Pulaski County High School football coach Johnny Hines, right, watches the action during his team’s win over South Laurel in the 2019 season. (Photo by John Herndon)

On the surface, sports might not seem that important. But they are ingrained in our collective psyche, providing entertainment and some escape from reality for the masses. In addition, those games offer young athletes opportunities to continue their education through college scholarships. 

They ARE just games, but they ARE important. 

“I feel really bad for the spring sport athletes,” Hines says. “For their season to just be dropped is really a sad ending for them.

With schools closing on March 16 and the Kentucky High School Athletic Association enacting a dead period through the crisis, there were few opportunities for making plans. “When all this occurred, there was so much uncertainty, that we never really had a chance to meet as a team,” Barnes remembers. “Last we were together, everyone assumed we would be back to work in a few weeks, so that last day together was a whirlwind. Kids cleaned lockers and got out fast.”

Hines says he met with his team on March 13 but under the assumption the Maroons would be together in a month. “We were all set to come back to workouts the day school reconvened,” he says. 

That getting back together never happened and Gov. Andy Beshear recently announced Kentucky Schools would not reopen this year, extending the coronavirus dead period indefinitely. Unlike the normal 15-day summer dead period, coaches are allowed to stay in touch with their teams in order to help players stay physically ready to return to action. However, there can be no organized team meetings.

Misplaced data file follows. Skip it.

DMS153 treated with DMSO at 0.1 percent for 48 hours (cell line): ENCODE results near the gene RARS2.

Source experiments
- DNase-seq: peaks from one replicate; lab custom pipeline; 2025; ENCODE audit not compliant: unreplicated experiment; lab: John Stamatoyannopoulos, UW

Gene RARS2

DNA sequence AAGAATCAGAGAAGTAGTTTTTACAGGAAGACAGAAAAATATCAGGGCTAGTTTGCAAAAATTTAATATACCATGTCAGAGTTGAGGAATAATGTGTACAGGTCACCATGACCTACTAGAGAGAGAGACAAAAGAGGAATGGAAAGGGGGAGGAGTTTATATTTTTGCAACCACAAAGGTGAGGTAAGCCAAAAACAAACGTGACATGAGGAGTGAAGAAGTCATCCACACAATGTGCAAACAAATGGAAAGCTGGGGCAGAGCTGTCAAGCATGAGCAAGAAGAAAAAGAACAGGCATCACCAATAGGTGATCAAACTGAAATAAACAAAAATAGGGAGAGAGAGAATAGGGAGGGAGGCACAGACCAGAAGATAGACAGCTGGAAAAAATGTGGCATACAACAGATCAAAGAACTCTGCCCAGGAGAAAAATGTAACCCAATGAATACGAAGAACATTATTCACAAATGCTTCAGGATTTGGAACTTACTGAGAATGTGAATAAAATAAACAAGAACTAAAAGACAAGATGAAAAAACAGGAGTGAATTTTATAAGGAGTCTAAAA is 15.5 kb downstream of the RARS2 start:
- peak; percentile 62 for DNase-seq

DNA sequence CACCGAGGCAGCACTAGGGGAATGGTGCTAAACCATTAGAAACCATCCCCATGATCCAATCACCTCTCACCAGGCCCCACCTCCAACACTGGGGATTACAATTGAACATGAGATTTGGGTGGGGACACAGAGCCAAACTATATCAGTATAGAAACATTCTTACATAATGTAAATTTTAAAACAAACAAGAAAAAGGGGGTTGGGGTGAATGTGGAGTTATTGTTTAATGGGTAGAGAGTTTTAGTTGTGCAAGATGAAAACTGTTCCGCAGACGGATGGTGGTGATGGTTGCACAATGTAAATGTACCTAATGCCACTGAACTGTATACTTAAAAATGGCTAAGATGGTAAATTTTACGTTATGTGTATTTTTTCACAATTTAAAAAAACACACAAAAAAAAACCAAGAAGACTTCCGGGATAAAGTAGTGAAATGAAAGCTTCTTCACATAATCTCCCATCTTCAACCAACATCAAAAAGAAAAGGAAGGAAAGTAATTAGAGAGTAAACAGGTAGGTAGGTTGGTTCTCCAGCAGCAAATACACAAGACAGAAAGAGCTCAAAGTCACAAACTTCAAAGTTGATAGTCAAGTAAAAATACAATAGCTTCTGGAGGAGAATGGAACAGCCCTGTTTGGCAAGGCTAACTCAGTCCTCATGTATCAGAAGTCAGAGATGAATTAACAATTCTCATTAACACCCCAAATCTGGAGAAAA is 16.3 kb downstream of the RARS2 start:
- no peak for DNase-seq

“We have been able to stay in touch since the break started by text messages, emails and Twitter (direct messages),” Hines says. “I have also called each player on the phone and spoken to each one at least once, most more than once, just trying to keep them in the loop and motivated.”

Fall sports are the ones with the most uncertainty at this point. While there is little talk of basketball being shut down this winter, there is talk of moving the college football season to next spring. Nothing has been decided at the Kentucky high school level, but Hines says, “I expect to be playing football on schedule this summer. I’m a positive thinker!”

But fall scenarios can vary greatly by sport. Football is obviously played with much physical contact. Golf, on the other hand, is one in which social distancing can be easily practiced and one in which players can actually practice individually during the extended dead period. While high school coaches are not allowed to work with the players, many courses are open, giving players opportunities to work on their games.